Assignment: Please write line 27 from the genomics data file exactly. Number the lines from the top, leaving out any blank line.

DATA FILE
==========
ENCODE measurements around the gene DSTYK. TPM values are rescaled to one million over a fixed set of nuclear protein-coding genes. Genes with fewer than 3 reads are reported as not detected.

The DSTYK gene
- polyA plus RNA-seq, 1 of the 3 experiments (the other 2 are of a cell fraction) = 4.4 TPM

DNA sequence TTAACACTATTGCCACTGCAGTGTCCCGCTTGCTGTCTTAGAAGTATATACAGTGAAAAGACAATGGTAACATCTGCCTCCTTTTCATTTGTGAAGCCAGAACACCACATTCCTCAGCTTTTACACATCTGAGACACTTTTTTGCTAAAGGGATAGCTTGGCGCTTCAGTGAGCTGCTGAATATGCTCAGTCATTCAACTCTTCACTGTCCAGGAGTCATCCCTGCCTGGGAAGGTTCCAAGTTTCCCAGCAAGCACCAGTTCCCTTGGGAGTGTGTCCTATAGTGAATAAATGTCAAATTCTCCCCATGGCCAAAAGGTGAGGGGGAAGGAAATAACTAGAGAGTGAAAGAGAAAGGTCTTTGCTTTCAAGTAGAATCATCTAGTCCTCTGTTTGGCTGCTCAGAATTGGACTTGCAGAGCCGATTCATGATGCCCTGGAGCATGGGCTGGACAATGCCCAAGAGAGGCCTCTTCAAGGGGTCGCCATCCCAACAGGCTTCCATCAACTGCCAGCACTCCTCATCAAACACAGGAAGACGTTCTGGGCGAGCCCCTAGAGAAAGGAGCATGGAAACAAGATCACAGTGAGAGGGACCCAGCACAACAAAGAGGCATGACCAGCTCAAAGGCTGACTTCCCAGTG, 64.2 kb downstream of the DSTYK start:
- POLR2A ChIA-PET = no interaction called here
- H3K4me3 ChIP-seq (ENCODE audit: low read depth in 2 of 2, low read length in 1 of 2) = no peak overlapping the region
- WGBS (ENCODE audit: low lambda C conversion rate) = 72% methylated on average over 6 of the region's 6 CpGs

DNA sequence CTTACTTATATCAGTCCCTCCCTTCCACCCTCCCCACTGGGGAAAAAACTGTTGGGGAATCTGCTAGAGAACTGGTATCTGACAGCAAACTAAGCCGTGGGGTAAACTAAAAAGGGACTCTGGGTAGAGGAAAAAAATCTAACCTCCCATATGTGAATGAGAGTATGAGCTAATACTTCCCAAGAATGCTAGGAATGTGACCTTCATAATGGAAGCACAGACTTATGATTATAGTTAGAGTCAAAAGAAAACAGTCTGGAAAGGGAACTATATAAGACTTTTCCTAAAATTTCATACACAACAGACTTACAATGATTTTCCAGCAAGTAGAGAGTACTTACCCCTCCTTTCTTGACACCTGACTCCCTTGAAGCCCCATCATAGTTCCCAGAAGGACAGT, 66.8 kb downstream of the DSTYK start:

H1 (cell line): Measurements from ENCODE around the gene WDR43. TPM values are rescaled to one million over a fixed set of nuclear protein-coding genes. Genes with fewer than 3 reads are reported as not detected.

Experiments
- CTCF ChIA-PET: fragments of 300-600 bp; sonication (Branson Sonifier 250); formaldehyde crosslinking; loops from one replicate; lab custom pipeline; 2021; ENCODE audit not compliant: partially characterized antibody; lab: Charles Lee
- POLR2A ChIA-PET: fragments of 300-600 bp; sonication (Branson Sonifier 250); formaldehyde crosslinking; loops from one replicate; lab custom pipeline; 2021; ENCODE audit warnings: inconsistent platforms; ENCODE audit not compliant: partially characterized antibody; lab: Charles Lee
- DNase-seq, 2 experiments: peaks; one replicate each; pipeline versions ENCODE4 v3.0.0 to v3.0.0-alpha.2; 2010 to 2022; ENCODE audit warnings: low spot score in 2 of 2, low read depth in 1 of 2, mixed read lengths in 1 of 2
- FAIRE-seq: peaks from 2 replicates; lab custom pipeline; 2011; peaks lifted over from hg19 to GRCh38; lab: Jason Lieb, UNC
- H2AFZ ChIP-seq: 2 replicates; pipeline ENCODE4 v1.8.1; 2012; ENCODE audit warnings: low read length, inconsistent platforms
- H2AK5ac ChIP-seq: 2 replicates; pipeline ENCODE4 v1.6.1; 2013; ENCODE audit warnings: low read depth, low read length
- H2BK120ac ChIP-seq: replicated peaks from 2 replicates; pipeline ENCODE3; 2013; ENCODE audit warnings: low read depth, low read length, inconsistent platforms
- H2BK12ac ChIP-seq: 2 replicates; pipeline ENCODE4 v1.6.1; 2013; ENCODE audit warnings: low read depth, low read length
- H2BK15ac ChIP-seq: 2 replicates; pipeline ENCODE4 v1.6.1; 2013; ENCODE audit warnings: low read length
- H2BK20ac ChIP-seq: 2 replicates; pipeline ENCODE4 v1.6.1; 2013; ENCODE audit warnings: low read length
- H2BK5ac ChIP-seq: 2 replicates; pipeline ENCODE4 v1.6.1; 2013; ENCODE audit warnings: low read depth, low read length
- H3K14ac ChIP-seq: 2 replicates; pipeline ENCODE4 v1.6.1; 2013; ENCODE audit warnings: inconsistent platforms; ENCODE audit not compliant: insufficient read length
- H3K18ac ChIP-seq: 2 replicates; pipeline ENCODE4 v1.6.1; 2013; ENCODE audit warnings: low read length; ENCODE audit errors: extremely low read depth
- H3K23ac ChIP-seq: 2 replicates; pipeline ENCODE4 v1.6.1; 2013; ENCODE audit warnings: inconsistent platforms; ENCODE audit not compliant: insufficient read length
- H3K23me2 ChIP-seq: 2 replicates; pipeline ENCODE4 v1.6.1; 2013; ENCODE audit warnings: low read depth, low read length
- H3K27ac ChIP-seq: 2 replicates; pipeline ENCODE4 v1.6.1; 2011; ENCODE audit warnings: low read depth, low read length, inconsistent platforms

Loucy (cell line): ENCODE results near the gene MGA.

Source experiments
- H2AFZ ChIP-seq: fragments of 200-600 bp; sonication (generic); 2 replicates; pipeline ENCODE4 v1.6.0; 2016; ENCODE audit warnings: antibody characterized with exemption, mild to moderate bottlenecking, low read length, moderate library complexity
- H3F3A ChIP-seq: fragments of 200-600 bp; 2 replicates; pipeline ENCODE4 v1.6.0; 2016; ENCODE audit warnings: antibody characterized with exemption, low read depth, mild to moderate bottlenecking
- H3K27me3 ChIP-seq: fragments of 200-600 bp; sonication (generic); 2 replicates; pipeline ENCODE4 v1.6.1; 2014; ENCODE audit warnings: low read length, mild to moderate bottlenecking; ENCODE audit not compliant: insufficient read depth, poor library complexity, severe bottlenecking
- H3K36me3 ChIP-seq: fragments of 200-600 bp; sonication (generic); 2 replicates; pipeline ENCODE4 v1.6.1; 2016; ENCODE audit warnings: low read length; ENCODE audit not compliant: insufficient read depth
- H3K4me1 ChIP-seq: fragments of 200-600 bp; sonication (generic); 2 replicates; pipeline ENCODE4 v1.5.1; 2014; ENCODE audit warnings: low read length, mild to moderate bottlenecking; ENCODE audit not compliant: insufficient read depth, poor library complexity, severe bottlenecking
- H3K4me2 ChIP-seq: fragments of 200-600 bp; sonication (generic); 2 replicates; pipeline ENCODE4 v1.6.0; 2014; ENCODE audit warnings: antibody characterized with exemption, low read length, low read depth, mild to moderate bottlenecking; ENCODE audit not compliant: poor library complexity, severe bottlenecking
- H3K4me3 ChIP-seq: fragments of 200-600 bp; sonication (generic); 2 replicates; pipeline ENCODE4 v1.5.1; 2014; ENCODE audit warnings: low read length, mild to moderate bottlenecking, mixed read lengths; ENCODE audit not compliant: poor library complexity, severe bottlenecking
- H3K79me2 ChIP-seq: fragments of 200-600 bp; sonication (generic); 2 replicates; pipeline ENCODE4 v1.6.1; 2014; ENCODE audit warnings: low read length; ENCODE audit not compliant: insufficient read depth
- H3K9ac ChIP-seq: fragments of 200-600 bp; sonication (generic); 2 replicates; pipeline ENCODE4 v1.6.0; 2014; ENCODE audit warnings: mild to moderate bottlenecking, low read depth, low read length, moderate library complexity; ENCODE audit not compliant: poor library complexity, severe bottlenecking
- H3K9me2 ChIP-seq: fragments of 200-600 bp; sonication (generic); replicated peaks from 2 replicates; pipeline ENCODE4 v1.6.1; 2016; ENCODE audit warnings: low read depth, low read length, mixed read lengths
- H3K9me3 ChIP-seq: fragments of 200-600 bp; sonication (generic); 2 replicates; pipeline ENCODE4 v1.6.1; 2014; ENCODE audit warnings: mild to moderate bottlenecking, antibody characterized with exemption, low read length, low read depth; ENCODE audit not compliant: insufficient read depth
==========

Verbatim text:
Loucy (cell line): ENCODE results near the gene MGA.